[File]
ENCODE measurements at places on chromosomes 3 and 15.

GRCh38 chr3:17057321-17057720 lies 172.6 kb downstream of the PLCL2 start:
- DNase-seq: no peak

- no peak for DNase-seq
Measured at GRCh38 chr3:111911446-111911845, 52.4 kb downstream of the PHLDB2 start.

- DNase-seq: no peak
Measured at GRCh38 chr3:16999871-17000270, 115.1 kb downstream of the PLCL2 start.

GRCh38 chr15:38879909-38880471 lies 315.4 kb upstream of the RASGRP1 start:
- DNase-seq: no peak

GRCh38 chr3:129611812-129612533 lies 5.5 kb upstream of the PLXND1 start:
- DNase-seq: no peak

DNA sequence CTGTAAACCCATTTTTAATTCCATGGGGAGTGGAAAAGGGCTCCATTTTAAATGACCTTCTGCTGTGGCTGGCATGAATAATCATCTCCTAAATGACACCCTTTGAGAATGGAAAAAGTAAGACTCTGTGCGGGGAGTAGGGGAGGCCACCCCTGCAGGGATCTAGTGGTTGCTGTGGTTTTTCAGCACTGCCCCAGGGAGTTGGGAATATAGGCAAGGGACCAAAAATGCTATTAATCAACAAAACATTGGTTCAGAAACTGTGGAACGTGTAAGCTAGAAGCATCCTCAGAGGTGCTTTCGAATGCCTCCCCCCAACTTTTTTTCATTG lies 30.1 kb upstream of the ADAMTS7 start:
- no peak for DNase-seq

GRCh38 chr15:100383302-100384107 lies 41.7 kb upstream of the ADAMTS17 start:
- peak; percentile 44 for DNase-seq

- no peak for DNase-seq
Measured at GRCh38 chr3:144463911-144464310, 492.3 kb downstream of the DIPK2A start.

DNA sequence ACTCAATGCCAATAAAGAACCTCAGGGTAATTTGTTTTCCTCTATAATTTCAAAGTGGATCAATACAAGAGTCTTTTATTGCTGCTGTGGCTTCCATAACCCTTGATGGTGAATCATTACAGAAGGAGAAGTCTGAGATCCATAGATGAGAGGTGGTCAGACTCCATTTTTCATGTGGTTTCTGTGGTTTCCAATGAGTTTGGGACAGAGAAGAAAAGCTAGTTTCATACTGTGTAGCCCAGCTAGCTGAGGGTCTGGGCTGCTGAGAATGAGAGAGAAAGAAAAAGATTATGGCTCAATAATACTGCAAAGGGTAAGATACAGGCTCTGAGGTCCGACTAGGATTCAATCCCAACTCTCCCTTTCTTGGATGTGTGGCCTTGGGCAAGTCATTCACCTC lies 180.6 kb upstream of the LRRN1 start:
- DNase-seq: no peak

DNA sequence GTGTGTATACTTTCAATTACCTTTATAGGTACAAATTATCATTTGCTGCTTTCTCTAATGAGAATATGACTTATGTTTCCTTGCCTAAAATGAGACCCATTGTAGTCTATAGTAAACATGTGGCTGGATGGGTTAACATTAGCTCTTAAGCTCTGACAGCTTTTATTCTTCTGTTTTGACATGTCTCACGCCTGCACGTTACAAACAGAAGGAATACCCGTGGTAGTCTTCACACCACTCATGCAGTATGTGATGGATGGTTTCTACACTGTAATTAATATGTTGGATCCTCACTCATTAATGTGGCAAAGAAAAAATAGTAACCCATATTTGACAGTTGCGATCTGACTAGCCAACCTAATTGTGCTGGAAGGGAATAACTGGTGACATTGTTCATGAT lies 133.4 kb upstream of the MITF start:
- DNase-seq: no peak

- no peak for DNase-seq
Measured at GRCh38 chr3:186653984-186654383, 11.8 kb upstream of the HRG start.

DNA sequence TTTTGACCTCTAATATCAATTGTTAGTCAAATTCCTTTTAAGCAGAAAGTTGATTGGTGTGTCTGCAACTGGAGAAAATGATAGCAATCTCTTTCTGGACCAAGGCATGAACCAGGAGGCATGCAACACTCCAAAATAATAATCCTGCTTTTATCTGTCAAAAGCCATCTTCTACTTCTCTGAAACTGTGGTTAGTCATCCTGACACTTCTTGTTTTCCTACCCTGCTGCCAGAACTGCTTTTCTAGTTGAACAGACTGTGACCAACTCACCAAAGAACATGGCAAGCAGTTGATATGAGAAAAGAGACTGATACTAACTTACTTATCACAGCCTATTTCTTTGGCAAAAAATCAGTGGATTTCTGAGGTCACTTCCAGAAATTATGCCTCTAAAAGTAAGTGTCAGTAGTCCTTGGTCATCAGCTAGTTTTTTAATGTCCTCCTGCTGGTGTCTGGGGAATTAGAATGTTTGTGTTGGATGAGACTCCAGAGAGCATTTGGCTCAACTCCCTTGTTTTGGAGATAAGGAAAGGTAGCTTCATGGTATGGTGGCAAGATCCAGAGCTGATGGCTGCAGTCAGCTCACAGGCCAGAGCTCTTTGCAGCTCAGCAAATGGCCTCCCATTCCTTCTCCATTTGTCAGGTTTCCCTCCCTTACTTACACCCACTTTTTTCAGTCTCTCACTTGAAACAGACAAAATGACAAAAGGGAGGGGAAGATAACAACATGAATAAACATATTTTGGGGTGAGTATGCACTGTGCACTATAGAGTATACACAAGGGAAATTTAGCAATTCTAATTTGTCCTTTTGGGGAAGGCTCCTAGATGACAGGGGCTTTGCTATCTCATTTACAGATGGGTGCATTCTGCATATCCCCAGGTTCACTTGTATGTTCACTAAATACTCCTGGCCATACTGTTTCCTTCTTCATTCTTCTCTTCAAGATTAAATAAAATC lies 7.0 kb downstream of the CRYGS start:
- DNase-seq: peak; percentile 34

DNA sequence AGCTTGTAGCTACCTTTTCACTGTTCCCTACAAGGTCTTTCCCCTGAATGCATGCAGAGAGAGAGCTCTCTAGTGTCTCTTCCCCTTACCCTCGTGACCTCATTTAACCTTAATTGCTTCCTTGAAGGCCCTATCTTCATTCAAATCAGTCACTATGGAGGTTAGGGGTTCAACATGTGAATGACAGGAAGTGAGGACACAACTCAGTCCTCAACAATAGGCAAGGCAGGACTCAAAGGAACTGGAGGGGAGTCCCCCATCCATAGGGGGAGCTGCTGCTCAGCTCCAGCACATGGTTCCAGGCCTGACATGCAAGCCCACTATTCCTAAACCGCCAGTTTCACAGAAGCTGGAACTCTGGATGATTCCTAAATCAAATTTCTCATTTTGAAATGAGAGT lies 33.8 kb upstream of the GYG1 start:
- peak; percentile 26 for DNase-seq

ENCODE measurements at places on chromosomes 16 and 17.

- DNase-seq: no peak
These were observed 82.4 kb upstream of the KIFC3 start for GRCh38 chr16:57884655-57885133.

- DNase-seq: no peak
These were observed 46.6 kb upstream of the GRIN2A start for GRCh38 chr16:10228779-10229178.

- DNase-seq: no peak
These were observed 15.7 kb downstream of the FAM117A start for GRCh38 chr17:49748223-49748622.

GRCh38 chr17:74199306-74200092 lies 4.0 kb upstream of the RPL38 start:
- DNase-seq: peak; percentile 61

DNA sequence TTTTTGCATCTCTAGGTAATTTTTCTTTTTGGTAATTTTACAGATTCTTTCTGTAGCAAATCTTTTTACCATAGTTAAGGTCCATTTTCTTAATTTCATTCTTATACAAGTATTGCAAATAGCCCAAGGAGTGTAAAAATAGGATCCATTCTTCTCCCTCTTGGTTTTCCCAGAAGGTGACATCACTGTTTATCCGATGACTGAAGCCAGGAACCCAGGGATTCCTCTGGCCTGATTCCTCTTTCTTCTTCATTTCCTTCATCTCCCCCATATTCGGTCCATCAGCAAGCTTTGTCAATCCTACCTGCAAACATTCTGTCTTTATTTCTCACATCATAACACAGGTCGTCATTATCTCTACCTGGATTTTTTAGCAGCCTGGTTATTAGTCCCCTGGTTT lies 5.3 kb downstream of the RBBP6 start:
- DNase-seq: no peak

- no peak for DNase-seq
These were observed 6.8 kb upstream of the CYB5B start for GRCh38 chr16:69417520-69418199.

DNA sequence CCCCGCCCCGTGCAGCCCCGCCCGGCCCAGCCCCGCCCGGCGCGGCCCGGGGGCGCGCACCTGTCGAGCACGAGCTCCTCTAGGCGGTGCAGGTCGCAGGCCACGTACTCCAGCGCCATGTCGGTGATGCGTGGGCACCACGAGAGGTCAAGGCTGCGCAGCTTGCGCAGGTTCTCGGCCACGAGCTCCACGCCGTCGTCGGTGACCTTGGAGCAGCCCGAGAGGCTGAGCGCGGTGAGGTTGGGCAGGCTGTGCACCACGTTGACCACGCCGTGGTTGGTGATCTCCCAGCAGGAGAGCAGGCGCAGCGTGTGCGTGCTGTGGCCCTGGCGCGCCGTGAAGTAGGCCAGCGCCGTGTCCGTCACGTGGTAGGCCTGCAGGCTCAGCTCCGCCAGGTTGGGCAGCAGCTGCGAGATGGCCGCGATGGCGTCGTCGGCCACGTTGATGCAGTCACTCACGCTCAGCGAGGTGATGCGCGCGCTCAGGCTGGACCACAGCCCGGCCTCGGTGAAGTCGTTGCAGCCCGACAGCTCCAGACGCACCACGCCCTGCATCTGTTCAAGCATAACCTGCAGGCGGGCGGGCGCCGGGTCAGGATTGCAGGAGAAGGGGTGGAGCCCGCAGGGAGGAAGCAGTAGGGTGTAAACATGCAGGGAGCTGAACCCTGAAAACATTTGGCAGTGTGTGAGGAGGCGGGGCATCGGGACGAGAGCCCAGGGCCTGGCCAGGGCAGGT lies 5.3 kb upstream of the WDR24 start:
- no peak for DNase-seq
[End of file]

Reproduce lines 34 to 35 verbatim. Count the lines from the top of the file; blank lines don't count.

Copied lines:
These were observed 15.7 kb downstream of the FAM117A start for GRCh38 chr17:49748223-49748622.

GRCh38 chr17:74199306-74200092 lies 4.0 kb upstream of the RPL38 start: